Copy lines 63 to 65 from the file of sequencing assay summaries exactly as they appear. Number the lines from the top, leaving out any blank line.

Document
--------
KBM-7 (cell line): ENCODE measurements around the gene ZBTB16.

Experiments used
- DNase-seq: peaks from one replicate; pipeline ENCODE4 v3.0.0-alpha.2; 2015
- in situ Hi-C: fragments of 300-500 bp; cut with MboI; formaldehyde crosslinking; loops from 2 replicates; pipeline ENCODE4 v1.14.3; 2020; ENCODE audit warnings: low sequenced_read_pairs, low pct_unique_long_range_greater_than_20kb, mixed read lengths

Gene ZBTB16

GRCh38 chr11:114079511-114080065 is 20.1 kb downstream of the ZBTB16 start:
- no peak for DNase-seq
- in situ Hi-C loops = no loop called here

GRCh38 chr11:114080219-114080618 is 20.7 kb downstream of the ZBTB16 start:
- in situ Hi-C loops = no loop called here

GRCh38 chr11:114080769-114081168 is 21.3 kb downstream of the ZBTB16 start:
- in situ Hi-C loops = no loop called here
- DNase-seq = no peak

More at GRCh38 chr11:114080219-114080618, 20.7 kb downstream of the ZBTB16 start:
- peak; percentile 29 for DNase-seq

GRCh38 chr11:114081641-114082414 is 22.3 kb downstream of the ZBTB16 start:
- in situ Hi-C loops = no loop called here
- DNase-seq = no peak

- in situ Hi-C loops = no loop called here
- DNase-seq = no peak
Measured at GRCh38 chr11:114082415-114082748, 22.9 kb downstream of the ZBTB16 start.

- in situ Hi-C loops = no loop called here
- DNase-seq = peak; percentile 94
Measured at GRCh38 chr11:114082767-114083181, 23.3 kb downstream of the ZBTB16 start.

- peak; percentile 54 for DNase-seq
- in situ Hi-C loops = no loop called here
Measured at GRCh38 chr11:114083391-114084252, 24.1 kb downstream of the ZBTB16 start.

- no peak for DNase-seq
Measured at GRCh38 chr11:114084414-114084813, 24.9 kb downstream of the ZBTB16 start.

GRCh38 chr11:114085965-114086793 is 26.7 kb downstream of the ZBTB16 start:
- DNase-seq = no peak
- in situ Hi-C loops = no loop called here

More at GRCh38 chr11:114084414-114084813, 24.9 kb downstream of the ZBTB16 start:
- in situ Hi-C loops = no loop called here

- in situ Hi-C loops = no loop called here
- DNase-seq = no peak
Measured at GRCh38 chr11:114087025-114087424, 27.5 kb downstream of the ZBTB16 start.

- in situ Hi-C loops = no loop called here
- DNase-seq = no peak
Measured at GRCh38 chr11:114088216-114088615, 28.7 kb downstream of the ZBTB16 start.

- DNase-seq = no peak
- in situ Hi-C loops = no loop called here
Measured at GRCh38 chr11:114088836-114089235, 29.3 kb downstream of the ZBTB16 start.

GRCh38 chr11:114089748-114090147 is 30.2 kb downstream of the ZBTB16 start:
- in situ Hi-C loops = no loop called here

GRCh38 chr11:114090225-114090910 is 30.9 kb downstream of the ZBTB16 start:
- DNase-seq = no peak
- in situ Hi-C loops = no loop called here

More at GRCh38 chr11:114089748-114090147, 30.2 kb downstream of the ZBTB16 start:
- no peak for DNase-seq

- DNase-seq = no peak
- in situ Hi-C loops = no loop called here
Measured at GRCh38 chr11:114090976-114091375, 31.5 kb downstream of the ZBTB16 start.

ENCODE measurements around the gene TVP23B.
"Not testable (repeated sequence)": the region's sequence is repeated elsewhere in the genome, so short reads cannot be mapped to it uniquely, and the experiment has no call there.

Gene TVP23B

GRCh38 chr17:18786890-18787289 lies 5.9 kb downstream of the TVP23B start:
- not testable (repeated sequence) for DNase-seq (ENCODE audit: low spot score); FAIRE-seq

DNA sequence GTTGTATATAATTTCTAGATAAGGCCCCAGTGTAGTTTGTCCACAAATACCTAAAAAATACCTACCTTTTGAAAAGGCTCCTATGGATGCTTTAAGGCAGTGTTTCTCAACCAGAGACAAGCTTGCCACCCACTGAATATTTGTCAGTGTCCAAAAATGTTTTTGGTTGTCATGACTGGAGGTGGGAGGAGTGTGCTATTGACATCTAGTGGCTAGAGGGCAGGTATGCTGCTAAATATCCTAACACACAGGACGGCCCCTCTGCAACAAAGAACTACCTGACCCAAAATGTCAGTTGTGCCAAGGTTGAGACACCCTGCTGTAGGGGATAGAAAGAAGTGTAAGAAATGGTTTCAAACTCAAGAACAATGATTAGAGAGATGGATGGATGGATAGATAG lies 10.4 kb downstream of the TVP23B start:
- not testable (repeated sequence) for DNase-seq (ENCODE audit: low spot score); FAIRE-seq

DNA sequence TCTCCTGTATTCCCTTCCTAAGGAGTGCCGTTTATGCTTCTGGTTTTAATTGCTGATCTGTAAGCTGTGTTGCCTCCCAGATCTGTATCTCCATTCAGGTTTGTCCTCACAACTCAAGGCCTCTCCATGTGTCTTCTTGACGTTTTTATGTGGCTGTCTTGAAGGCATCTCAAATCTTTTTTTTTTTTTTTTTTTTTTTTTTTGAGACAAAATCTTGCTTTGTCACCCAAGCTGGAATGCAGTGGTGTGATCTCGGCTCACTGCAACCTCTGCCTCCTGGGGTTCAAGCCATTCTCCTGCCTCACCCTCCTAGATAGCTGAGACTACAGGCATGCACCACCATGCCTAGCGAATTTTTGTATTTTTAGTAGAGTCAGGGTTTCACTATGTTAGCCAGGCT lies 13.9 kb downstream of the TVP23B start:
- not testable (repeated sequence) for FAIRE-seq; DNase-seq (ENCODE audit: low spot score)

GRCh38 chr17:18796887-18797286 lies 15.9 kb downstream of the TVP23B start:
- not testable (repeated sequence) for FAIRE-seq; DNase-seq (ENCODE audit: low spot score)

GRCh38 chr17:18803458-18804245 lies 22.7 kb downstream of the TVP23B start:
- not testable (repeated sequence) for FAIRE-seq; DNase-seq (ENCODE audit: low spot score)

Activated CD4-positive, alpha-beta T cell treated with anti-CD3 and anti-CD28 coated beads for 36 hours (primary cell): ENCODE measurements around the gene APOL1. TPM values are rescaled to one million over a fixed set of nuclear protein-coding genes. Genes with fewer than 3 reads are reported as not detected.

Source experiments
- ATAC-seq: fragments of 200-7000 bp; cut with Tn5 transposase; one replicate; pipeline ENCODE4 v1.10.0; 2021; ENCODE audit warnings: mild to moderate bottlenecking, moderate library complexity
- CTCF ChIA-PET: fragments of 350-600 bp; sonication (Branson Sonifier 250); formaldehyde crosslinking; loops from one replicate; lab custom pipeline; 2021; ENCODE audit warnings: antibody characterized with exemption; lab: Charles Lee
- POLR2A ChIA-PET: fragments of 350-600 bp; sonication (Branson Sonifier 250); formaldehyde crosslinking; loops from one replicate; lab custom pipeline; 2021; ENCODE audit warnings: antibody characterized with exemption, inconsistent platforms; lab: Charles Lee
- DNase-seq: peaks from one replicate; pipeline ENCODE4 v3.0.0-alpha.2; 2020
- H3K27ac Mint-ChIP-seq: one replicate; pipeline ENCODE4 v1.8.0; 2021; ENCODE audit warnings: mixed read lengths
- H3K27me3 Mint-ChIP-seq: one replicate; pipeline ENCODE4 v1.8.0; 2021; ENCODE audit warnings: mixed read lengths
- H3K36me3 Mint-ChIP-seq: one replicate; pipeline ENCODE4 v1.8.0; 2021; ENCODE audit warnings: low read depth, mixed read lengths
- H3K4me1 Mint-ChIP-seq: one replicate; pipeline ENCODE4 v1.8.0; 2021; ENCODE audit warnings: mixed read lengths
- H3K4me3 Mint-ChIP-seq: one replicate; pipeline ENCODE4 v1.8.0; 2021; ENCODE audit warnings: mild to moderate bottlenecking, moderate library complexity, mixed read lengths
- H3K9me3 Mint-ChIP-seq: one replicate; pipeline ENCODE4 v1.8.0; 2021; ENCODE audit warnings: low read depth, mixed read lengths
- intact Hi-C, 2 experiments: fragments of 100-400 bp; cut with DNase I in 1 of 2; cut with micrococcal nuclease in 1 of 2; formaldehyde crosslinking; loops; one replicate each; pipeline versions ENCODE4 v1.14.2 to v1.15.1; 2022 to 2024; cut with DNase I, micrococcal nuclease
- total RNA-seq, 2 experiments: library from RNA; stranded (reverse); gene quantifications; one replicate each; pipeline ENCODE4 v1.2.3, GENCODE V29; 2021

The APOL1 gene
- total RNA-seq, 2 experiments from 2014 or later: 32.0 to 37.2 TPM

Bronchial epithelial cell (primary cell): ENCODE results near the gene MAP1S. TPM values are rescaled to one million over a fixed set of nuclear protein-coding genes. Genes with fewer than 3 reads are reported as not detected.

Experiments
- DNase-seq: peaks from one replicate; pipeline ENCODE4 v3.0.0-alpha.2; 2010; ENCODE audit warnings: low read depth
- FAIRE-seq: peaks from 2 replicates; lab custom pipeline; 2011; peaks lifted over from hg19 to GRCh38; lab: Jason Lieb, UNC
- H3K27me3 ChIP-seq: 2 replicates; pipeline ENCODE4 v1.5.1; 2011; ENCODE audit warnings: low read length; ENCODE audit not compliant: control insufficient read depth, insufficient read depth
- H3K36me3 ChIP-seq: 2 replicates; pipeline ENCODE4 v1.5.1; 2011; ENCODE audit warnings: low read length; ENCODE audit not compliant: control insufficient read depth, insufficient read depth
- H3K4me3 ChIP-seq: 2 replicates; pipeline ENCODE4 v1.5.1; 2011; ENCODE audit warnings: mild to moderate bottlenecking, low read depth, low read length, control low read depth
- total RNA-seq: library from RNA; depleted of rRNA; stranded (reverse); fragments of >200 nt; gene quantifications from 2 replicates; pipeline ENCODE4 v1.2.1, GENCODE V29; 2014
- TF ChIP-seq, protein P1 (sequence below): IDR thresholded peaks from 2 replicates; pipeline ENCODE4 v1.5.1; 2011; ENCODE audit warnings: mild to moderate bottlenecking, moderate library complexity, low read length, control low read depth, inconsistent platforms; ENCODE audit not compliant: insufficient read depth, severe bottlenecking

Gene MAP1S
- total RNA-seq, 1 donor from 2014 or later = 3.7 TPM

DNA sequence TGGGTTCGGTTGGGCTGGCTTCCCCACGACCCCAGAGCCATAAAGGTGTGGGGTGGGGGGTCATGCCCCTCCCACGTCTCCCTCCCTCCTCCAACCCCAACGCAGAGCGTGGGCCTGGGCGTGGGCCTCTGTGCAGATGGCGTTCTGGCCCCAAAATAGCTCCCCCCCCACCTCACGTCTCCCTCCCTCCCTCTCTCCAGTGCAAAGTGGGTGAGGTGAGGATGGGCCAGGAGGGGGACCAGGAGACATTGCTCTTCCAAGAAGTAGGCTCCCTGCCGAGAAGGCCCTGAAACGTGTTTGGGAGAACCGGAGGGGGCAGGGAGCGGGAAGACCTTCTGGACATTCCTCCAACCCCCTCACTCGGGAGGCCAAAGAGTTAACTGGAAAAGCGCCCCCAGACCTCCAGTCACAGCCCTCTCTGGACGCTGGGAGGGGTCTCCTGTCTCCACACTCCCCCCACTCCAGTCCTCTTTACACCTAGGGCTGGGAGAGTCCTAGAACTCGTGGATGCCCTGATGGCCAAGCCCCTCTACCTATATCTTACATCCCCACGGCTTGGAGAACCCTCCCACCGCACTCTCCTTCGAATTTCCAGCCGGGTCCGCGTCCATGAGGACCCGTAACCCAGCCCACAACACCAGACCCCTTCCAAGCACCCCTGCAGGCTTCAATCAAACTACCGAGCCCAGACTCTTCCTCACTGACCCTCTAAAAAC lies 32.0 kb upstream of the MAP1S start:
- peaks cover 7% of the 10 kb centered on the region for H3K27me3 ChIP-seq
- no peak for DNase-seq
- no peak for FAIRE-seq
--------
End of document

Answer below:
GRCh38 chr17:18796887-18797286 lies 15.9 kb downstream of the TVP23B start:
- not testable (repeated sequence) for FAIRE-seq; DNase-seq (ENCODE audit: low spot score)

GRCh38 chr17:18803458-18804245 lies 22.7 kb downstream of the TVP23B start: